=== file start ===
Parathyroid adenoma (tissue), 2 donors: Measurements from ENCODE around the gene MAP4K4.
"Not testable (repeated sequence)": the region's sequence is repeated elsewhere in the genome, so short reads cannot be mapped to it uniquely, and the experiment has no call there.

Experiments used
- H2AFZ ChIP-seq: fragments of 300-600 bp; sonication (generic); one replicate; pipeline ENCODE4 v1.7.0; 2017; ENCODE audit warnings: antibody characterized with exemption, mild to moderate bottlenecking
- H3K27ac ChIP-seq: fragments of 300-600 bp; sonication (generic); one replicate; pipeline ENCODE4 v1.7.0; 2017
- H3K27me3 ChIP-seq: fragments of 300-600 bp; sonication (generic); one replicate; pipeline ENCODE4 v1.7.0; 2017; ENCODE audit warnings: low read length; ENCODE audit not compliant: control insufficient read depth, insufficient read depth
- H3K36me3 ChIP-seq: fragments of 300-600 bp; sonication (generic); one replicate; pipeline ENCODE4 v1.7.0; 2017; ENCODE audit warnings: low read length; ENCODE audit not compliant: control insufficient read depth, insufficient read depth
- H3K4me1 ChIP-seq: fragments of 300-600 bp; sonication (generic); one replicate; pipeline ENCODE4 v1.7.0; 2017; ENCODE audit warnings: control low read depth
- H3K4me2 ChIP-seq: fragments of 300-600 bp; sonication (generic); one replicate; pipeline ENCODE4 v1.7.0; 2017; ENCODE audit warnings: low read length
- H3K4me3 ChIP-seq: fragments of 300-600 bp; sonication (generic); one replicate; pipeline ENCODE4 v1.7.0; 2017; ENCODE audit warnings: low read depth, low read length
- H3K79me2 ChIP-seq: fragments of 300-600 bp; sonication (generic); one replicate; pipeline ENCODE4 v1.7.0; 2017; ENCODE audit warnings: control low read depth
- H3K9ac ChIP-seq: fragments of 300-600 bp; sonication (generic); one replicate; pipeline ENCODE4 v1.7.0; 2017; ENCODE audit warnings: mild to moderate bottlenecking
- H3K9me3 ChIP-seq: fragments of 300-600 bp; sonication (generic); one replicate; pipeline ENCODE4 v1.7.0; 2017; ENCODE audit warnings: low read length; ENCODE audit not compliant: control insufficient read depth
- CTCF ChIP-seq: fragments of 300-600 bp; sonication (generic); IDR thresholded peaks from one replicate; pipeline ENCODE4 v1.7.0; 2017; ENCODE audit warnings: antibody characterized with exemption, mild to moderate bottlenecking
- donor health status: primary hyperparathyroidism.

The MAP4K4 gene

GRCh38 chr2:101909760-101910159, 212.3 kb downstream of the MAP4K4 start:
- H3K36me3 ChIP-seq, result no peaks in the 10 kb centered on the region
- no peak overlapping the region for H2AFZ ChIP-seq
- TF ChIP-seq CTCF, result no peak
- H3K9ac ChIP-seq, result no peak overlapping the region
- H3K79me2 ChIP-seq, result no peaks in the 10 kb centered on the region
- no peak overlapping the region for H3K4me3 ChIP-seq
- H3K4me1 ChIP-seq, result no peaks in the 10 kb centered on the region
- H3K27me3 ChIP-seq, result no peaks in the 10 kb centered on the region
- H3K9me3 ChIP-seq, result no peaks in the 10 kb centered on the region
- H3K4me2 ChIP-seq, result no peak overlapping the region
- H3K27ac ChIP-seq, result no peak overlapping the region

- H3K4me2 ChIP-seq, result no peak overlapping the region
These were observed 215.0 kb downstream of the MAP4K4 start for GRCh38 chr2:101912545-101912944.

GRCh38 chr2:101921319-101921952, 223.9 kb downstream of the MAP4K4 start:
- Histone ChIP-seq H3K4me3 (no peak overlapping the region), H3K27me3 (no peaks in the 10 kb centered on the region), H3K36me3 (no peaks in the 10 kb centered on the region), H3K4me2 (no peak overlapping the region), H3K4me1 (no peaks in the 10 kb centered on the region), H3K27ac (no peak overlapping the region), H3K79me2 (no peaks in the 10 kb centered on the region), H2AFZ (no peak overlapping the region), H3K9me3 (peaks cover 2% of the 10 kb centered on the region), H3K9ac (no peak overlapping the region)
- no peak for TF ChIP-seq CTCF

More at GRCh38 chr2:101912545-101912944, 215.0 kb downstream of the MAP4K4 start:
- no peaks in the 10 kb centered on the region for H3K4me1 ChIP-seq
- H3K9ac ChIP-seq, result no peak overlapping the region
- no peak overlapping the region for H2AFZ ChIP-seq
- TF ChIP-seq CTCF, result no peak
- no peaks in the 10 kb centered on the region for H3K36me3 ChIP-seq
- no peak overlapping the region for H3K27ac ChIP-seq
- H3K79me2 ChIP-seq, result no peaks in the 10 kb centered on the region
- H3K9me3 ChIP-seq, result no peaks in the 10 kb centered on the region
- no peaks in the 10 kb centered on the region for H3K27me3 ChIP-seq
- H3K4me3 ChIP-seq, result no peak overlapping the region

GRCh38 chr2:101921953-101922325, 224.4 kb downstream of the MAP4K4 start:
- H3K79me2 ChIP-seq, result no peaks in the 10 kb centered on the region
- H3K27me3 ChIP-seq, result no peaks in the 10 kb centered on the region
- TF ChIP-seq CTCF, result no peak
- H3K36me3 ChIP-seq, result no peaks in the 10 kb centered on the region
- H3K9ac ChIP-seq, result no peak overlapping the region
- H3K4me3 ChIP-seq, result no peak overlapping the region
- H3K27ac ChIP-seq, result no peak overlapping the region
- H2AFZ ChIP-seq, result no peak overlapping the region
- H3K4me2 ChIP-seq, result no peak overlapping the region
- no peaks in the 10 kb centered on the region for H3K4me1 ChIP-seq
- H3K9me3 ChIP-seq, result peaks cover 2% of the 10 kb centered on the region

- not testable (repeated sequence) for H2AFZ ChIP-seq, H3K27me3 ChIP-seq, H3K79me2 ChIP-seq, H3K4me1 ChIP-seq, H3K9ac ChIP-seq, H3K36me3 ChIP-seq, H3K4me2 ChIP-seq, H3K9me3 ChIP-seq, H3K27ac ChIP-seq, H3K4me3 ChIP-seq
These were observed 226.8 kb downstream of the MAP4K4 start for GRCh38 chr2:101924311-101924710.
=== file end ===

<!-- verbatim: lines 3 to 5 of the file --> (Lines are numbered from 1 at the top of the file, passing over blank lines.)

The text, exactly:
Experiments used
- H2AFZ ChIP-seq: fragments of 300-600 bp; sonication (generic); one replicate; pipeline ENCODE4 v1.7.0; 2017; ENCODE audit warnings: antibody characterized with exemption, mild to moderate bottlenecking
- H3K27ac ChIP-seq: fragments of 300-600 bp; sonication (generic); one replicate; pipeline ENCODE4 v1.7.0; 2017